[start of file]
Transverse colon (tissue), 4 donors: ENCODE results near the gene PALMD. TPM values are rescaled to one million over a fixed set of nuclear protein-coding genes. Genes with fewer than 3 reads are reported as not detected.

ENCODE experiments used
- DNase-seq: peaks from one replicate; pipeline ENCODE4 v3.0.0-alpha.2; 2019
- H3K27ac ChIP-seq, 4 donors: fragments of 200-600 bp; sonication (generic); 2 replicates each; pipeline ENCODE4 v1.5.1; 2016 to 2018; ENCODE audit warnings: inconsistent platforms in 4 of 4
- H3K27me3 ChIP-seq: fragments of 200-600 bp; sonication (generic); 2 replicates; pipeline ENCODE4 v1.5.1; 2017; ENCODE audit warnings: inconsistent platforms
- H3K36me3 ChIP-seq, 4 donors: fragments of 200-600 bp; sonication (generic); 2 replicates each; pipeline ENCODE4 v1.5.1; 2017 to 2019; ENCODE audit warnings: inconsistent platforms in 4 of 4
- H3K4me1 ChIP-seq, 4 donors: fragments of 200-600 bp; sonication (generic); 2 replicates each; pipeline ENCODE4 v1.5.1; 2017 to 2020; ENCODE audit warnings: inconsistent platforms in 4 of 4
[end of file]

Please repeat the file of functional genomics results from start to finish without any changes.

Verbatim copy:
Transverse colon (tissue), 4 donors: ENCODE results near the gene PALMD. TPM values are rescaled to one million over a fixed set of nuclear protein-coding genes. Genes with fewer than 3 reads are reported as not detected.

ENCODE experiments used
- DNase-seq: peaks from one replicate; pipeline ENCODE4 v3.0.0-alpha.2; 2019
- H3K27ac ChIP-seq, 4 donors: fragments of 200-600 bp; sonication (generic); 2 replicates each; pipeline ENCODE4 v1.5.1; 2016 to 2018; ENCODE audit warnings: inconsistent platforms in 4 of 4
- H3K27me3 ChIP-seq: fragments of 200-600 bp; sonication (generic); 2 replicates; pipeline ENCODE4 v1.5.1; 2017; ENCODE audit warnings: inconsistent platforms
- H3K36me3 ChIP-seq, 4 donors: fragments of 200-600 bp; sonication (generic); 2 replicates each; pipeline ENCODE4 v1.5.1; 2017 to 2019; ENCODE audit warnings: inconsistent platforms in 4 of 4
- H3K4me1 ChIP-seq, 4 donors: fragments of 200-600 bp; sonication (generic); 2 replicates each; pipeline ENCODE4 v1.5.1; 2017 to 2020; ENCODE audit warnings: inconsistent platforms in 4 of 4